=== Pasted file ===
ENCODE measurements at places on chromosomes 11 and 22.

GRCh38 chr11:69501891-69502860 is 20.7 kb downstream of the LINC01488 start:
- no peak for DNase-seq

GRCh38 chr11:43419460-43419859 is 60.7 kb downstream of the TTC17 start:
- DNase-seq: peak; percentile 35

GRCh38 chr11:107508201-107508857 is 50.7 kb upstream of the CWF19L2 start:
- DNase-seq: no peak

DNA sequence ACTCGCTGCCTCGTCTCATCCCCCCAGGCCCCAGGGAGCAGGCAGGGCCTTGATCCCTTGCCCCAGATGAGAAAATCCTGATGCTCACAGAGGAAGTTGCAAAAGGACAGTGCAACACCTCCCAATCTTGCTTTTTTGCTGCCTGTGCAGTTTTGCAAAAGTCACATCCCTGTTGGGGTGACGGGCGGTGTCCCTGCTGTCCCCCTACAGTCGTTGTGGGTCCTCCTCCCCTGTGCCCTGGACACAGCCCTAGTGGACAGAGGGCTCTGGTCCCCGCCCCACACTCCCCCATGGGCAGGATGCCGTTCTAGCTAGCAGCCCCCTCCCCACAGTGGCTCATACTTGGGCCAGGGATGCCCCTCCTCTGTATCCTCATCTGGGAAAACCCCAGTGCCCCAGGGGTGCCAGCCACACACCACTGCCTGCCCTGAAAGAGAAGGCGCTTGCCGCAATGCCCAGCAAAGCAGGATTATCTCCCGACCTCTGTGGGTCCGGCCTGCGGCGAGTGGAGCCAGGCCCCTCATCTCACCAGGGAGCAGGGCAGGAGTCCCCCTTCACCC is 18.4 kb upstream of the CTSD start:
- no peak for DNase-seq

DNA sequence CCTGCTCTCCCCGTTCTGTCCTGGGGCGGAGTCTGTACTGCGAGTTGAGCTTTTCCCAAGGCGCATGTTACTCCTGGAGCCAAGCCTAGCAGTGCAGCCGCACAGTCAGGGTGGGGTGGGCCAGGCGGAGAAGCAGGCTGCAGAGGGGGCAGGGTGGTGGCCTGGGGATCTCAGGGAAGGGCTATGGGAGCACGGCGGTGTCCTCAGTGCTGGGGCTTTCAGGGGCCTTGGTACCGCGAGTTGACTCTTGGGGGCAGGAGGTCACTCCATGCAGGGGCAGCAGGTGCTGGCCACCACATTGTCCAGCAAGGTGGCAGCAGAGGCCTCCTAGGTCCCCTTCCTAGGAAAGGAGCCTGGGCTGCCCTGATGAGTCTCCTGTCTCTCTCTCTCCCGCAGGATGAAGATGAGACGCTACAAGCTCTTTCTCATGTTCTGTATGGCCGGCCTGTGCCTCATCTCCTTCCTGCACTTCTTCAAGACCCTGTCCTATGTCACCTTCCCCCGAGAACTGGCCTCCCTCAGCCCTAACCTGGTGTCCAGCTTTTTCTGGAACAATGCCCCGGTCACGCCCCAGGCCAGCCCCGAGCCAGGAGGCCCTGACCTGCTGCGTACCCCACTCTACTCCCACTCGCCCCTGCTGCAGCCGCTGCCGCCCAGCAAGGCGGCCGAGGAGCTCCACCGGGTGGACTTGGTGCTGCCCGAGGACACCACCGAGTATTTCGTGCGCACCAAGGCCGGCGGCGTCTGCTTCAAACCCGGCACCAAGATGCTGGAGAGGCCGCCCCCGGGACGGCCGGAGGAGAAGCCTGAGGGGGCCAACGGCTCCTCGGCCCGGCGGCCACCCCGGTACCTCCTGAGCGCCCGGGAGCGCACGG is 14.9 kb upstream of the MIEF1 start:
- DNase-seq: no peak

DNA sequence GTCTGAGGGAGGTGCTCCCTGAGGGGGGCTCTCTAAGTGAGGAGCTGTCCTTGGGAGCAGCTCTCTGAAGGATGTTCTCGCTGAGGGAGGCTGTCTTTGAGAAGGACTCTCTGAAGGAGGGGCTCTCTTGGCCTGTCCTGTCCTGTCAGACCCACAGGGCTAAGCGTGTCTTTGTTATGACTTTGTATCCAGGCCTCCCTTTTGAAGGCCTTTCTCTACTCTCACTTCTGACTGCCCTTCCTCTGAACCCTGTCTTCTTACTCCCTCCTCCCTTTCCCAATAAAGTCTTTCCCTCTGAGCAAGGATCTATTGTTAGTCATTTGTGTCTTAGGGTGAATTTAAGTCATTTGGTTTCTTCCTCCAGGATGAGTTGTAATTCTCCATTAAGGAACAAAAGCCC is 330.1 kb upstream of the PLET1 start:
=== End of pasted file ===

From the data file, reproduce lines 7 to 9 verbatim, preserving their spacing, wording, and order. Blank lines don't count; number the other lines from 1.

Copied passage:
- DNase-seq: no peak

DNA sequence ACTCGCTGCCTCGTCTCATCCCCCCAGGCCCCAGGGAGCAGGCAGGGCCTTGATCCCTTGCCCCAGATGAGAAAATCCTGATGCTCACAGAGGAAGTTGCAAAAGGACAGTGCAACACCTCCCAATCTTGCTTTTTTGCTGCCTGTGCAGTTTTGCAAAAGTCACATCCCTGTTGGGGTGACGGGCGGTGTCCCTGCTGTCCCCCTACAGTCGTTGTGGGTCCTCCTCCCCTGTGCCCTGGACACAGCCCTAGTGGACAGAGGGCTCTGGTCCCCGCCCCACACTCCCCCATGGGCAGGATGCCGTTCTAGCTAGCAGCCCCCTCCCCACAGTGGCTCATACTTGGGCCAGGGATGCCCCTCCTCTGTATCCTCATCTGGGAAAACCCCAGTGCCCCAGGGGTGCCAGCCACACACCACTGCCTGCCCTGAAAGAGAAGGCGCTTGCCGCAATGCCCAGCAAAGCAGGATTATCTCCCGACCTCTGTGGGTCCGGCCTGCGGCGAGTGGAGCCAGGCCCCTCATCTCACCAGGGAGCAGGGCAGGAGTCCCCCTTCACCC is 18.4 kb upstream of the CTSD start:
- no peak for DNase-seq